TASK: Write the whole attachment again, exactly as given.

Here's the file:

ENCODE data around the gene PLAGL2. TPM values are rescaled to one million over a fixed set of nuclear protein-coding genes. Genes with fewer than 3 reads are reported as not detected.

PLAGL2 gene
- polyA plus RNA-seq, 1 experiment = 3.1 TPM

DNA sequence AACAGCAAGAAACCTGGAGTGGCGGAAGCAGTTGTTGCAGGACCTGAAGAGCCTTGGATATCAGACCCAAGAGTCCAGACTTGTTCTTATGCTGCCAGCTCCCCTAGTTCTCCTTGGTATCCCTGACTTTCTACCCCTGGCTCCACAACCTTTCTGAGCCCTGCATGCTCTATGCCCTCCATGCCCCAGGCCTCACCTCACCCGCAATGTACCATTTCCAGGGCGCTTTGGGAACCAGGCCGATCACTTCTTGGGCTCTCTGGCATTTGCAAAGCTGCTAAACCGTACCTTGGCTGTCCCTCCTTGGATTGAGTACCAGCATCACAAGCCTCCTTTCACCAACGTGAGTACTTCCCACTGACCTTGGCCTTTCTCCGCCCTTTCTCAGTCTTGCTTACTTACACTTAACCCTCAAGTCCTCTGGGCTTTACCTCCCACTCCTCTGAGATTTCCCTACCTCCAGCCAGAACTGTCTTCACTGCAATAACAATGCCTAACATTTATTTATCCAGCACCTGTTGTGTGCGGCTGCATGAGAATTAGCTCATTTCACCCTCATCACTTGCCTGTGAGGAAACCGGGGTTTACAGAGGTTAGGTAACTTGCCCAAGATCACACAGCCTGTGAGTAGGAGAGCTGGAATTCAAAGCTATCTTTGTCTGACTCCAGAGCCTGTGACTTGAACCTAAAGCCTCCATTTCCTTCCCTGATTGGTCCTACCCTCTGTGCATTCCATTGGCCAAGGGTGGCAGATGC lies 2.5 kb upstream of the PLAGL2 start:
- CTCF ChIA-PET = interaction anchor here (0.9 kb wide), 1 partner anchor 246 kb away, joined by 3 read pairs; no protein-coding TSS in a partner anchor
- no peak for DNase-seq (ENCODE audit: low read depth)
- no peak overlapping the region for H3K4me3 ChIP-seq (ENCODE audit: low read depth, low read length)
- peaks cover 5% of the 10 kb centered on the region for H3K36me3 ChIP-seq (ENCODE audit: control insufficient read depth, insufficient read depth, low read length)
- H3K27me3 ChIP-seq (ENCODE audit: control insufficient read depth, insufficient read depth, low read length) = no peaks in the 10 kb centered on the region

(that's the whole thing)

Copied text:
ENCODE data around the gene PLAGL2. TPM values are rescaled to one million over a fixed set of nuclear protein-coding genes. Genes with fewer than 3 reads are reported as not detected.

PLAGL2 gene
- polyA plus RNA-seq, 1 experiment = 3.1 TPM

DNA sequence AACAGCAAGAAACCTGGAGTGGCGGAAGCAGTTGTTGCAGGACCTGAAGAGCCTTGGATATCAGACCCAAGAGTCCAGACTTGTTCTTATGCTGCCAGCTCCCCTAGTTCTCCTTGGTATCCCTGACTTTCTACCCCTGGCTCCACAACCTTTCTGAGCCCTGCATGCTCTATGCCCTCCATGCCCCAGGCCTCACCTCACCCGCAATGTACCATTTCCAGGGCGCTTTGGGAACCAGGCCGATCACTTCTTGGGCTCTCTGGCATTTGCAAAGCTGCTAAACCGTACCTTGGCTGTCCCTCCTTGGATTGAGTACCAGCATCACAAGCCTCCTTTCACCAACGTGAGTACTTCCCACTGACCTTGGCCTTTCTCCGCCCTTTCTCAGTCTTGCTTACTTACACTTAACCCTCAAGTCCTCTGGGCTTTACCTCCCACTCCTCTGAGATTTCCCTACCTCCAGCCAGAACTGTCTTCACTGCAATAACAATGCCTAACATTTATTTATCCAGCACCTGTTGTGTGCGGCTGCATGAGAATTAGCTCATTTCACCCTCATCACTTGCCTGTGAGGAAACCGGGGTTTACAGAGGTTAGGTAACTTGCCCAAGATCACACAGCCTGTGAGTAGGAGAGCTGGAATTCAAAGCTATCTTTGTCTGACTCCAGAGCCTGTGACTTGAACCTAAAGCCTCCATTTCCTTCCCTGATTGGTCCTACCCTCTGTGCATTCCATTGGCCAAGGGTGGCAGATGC lies 2.5 kb upstream of the PLAGL2 start:
- CTCF ChIA-PET = interaction anchor here (0.9 kb wide), 1 partner anchor 246 kb away, joined by 3 read pairs; no protein-coding TSS in a partner anchor
- no peak for DNase-seq (ENCODE audit: low read depth)
- no peak overlapping the region for H3K4me3 ChIP-seq (ENCODE audit: low read depth, low read length)
- peaks cover 5% of the 10 kb centered on the region for H3K36me3 ChIP-seq (ENCODE audit: control insufficient read depth, insufficient read depth, low read length)
- H3K27me3 ChIP-seq (ENCODE audit: control insufficient read depth, insufficient read depth, low read length) = no peaks in the 10 kb centered on the region